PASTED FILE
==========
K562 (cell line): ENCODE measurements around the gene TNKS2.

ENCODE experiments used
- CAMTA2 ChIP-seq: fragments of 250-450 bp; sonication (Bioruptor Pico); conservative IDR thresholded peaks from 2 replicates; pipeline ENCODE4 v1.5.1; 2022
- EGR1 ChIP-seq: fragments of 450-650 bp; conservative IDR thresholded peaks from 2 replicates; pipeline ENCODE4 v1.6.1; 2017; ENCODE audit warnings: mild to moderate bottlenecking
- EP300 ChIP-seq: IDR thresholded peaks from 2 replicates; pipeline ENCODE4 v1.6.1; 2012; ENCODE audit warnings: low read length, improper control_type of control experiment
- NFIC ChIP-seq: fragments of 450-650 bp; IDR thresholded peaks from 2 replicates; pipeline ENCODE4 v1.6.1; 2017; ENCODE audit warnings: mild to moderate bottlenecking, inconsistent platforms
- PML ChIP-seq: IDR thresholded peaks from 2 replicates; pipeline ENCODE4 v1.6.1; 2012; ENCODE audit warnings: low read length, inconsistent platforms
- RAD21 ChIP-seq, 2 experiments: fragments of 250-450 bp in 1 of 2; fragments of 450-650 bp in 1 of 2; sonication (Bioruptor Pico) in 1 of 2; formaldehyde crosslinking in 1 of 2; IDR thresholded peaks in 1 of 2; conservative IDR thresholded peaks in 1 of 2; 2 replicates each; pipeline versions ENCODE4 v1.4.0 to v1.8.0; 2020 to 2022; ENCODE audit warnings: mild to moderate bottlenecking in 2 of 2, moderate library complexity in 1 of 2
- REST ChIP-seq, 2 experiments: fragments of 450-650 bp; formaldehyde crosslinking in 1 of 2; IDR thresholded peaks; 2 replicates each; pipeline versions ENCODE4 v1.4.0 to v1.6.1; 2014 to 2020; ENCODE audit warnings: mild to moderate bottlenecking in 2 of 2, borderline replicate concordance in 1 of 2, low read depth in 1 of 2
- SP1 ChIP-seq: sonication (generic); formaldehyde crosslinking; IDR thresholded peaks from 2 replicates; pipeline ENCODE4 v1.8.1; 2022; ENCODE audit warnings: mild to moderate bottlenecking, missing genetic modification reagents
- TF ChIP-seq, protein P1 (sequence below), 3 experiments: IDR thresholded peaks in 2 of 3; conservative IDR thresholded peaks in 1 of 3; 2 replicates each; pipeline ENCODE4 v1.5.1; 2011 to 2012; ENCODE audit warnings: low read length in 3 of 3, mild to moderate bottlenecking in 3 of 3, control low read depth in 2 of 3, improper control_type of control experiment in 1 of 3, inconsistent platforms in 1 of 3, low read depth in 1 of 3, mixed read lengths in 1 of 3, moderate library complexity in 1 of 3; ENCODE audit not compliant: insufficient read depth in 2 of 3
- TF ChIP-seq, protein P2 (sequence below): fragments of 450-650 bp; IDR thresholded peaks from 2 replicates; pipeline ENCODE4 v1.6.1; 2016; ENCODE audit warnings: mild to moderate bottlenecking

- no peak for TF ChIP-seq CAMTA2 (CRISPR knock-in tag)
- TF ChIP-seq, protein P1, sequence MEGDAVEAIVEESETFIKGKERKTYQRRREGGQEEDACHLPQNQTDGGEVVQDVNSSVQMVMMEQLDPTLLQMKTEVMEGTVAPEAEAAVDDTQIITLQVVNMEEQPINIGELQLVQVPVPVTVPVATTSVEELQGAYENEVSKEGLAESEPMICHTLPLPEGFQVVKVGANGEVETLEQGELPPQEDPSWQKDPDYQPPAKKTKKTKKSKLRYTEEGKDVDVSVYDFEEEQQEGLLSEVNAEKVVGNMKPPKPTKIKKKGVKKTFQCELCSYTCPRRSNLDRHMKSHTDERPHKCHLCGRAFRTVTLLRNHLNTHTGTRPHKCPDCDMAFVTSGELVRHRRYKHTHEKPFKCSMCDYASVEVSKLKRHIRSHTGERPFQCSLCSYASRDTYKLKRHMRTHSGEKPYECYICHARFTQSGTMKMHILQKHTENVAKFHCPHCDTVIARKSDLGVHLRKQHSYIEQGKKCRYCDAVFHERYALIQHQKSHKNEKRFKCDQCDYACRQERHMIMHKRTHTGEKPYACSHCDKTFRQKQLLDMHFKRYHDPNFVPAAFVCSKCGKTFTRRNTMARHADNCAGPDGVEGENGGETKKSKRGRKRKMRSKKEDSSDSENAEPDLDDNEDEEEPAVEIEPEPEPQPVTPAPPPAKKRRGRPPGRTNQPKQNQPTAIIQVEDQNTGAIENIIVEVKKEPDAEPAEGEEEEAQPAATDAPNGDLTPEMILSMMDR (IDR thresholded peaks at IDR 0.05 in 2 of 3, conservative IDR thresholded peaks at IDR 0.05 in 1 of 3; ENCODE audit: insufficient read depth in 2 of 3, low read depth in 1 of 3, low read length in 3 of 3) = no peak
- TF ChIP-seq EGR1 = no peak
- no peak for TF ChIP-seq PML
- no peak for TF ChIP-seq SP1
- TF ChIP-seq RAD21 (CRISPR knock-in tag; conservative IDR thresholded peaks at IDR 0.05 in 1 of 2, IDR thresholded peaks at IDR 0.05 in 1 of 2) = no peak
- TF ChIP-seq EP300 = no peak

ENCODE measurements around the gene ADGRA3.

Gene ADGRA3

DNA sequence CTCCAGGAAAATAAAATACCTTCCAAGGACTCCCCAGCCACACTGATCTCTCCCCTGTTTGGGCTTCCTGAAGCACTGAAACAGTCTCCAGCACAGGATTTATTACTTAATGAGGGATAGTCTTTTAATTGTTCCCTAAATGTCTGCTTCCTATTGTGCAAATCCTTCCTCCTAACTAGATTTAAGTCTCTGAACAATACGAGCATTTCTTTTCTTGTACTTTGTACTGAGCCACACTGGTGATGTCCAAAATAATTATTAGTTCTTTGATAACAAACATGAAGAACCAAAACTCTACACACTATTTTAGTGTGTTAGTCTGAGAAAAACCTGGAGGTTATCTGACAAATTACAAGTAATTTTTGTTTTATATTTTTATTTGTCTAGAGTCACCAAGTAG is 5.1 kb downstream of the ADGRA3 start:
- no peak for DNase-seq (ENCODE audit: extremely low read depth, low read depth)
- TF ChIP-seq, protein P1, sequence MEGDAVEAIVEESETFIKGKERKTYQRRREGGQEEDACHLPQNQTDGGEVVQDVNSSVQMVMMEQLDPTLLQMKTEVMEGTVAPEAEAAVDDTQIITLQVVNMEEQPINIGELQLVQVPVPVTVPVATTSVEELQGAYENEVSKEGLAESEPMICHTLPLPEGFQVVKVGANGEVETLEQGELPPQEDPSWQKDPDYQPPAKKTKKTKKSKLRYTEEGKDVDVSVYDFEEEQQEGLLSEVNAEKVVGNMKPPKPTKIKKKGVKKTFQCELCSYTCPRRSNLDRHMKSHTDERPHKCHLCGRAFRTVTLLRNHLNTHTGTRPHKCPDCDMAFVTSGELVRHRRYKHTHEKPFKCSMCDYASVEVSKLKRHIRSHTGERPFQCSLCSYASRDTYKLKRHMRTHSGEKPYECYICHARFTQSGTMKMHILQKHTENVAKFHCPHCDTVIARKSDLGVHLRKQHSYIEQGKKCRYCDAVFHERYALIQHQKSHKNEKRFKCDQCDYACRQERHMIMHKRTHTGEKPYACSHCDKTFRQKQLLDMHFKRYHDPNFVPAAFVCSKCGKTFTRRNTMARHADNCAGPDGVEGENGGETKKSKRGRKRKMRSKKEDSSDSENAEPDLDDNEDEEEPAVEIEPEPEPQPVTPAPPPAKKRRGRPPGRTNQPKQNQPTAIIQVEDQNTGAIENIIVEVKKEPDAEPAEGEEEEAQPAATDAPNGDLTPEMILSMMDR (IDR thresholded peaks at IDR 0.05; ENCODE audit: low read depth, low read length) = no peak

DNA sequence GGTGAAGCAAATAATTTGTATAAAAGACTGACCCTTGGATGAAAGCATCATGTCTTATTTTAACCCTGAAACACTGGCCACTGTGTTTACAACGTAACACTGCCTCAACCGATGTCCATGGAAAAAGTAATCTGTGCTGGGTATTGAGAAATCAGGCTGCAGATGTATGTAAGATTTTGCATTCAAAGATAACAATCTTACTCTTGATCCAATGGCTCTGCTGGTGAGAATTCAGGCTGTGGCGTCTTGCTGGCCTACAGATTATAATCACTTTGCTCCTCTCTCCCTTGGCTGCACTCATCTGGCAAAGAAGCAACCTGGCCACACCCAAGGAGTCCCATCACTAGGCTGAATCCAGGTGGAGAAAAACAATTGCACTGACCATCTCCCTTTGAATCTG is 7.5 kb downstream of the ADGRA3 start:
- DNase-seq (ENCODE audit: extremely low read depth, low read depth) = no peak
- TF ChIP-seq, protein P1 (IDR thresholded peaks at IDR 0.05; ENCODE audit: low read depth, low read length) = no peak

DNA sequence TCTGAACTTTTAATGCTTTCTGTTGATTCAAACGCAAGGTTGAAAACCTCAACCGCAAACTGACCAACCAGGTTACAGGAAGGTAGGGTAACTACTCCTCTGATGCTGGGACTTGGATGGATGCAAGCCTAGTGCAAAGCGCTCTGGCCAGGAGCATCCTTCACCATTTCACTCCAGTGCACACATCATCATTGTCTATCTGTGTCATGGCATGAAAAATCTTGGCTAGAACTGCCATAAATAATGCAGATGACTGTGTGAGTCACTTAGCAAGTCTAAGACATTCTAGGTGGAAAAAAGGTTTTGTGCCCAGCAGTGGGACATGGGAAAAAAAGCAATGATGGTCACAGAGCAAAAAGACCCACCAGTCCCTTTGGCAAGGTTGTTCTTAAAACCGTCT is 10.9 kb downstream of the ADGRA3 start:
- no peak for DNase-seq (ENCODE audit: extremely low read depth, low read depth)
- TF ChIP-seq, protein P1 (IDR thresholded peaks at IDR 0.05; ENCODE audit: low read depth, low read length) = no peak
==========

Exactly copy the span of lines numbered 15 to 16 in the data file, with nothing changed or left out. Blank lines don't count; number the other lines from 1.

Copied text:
- TF ChIP-seq EGR1 = no peak
- no peak for TF ChIP-seq PML